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Do sleep-in shifts count as “time work”
  • Published:
    02 May
  • Area of Law:

EAT considers whether sleep-in shifts count as “time work” for national minimum wage purposes

The Employment Appeal Tribunal has considered whether night shift workers who sleep in, in order to carry out duties if required, engage in “time work” for the duration of the shifts, and therefore are entitled to the National Minimum Wage for this time, or whether they are only entitled to be paid the National Minimum Wage when they are awake and carrying out their duties.  The Employment Appeal Tribunal considered three appeals and found that a multi-factorial evaluation is appropriate to determine whether a worker is working merely by being present at their workplace (even if asleep).  

The Employment Appeal Tribunal set out four potentially relevant factors to be considered.  

Firstly, the employers particular purpose in engaging the worker.  For example, a regulatory requirement to have someone present at all times during the night may indicate that the worker is working simply by being present.  

Secondly, the extent to which the worker’s activities are restricted by a requirement of the employer to be present and at its disposal.  This may include a consideration of whether the worker could be disciplined if they left their post during their shift or whether the worker would be replaced if they did so.  

Thirdly, the degree of responsibility undertaken by the worker and the types of activities that they may be called upon to perform.  This distinguishes, for example, a limited degree of responsibility and sleeping-in in order to call out emergency services in the case of a break-in or a fire on the one hand, and a night sleeper in the home of a disabled person where a heavier personal responsibility is placed on the worker in relation to duties that may have to be performed during the night.  

Finally, the fourth factor the Employment Appeal Tribunal considered was relevant was the immediacy of the requirement to provide services if something untoward occurred or an emergency arose.  This seeks to distinguish whether someone has responsibility for intervening or deciding to intervene or whether the worker simply is there to be woken as and when needed by another.  

Crucially, although unhelpfully for the purposes of certainty, the Employment Appeal Tribunal emphasised each case is likely to turn on its own facts.  In one of the particular cases under appeal, a care worker supporting vulnerable adults worked a sleep-in shift during which no specific tasks were allocated but there was a continuing obligation to remain on the premises and listen out for any incidents that needed dealing with.  The Employment Appeal Tribunal upheld the previous finding at the Employment Tribunal that the carer was performing time work throughout her shift.  Crucially, the carer was required to be present and would have been disciplined if she had left her post, which would have put the employer in breach of its legal obligations.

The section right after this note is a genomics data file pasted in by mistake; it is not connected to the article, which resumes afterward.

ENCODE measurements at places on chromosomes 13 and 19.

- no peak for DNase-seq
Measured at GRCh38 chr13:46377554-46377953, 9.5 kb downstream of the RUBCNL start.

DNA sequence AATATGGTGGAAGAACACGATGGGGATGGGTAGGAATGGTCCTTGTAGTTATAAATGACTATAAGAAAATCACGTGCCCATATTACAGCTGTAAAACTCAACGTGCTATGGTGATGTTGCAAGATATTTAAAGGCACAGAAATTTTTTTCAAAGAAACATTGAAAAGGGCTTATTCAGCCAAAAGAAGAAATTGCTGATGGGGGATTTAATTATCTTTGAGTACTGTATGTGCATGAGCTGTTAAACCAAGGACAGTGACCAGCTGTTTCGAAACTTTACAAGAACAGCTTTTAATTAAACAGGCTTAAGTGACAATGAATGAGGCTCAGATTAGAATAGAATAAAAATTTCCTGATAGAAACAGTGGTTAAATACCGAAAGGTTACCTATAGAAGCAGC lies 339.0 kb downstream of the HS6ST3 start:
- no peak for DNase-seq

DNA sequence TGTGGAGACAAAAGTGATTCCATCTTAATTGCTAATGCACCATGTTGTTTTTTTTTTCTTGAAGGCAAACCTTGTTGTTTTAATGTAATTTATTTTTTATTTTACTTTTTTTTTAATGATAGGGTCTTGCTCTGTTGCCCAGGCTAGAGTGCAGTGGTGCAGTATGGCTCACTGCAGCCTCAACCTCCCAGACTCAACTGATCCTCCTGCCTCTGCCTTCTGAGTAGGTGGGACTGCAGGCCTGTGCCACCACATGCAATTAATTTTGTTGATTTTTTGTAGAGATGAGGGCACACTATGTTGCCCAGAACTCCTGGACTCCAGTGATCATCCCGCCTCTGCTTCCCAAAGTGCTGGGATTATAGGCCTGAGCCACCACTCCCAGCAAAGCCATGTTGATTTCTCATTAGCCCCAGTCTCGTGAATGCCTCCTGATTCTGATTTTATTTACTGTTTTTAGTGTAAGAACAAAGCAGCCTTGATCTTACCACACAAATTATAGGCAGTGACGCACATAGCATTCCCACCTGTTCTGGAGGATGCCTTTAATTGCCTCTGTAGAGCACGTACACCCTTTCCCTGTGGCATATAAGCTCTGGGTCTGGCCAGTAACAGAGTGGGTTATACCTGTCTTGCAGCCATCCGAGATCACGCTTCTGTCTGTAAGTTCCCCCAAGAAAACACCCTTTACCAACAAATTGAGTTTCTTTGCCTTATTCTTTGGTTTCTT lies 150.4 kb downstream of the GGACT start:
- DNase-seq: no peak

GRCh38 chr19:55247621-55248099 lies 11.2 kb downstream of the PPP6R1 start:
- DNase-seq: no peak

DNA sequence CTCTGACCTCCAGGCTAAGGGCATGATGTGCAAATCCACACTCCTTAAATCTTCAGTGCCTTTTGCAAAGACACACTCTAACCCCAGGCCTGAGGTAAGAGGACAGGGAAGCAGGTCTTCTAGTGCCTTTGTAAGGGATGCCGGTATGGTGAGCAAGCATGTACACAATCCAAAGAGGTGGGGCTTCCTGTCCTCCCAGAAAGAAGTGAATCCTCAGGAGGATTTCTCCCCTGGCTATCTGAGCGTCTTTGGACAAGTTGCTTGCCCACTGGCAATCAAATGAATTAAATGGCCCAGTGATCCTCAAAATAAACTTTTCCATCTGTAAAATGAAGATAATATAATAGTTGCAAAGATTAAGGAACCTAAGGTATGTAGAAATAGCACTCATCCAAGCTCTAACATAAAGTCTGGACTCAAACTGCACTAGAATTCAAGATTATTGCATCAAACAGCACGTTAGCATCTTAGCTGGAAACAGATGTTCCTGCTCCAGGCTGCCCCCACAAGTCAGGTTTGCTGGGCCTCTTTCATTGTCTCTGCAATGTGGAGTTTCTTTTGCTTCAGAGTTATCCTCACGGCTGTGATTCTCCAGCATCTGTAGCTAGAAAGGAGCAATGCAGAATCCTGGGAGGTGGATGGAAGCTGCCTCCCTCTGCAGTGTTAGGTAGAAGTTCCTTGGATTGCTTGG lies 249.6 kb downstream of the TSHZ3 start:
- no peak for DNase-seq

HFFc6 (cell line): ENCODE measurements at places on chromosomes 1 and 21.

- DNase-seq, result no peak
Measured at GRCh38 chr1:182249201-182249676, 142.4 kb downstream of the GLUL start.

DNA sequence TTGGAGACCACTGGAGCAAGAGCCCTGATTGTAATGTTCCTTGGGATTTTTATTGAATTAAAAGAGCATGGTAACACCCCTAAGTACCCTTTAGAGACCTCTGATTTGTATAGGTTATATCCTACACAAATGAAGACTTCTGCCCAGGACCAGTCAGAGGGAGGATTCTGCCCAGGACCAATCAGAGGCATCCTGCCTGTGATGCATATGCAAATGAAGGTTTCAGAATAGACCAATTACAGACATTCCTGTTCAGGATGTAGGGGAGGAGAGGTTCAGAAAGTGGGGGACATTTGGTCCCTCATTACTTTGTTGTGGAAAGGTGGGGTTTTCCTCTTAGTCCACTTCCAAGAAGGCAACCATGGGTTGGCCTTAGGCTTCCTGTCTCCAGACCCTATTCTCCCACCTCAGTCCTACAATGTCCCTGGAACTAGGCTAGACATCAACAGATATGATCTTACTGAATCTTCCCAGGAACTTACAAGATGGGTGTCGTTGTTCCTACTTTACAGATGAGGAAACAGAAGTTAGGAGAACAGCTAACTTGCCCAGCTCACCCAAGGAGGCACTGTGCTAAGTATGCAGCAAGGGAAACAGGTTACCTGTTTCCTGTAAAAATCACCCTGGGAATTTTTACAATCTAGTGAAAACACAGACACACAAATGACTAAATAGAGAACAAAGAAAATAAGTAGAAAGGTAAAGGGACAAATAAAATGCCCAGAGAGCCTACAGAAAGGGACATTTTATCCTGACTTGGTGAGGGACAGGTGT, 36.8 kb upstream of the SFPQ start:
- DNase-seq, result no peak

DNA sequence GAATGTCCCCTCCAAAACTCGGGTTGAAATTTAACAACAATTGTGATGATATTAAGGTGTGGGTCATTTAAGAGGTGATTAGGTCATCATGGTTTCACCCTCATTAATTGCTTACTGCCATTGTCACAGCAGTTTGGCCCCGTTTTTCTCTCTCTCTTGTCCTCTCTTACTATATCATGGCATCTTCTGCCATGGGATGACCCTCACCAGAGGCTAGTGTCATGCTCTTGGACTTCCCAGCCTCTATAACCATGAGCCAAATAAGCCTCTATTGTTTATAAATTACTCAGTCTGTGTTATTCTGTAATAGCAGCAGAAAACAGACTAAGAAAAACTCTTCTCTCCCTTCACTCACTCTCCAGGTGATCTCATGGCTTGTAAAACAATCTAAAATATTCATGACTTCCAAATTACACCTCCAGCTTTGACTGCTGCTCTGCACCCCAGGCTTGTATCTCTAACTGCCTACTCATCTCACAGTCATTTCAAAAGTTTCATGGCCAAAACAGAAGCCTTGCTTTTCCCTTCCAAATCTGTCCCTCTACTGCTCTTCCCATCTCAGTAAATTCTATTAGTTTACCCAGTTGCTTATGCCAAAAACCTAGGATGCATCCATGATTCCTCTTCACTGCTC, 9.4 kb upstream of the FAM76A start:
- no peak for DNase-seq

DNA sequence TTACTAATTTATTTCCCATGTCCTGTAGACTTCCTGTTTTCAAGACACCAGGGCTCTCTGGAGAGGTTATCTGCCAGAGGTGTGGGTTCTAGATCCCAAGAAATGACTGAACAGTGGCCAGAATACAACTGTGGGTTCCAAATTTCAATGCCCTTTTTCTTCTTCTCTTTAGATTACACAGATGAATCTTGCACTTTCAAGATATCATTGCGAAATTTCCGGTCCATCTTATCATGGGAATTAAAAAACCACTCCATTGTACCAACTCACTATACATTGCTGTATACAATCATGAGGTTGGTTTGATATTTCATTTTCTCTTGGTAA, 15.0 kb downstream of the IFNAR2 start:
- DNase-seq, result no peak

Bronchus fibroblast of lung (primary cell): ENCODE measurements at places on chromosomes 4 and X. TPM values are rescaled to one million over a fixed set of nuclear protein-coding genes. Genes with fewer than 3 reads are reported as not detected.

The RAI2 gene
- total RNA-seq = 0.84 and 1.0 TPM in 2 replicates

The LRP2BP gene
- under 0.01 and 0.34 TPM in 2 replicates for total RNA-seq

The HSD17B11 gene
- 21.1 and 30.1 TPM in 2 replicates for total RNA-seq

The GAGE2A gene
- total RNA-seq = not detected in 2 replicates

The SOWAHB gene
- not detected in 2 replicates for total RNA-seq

Whilst the Employment Appeal Tribunal’s consideration of these cases is helpful in providing some guidance on the approach that the Courts are likely to take in considering whether an individual who performs sleep-in shifts is entitled to the National Minimum Wage for the whole period of the sleep-in shifts, it does not provide the certainty as to when the National Minimum Wage will apply that employers would have wished.  

Those in the health and social care sector will be aware that HMRC are taking a considerably firmer line on these issues than they have done previously.  We are aware of a number of clients and contacts who have been subject to HMRC investigation in respect of payments for sleep-in shifts.  We are involved in assisting clients in responding to those investigations and seeking to rebut, where appropriate, HMRC’s assertions that individuals are engaged in “time work” for sleep-in shifts.  The multi-factorial approach set out above by the Employment Appeal Tribunal may now provide some assistance to clients and contacts in seeking to resist any HMRC investigation which alleges that staff undertaking sleep-in shifts are engaged in “time work”.  

Further, the Employment Appeal Tribunal did not consider the potential argument that sleep-in shifts could constitute “unmeasured work” under the National Minimum Wage regulations.  This argument was not pursued before the Employment Appeal Tribunal but could be put forward where workers are paid a flat rate and an “unmeasured work” arrangement allows the number of hours the worker is likely to spend working to be predetermined by a written daily average agreement.  In these circumstances only the agreed realistic average of the hours likely to be spent carrying out duties whilst undertaking “unmeasured work” will count towards calculations of the National Minimum Wage.  This argument remains untested before the Court but may provide an alternative structure for payments for sleep-ins.  

For more information on the issues raised above, please contact a member of the Employment team.

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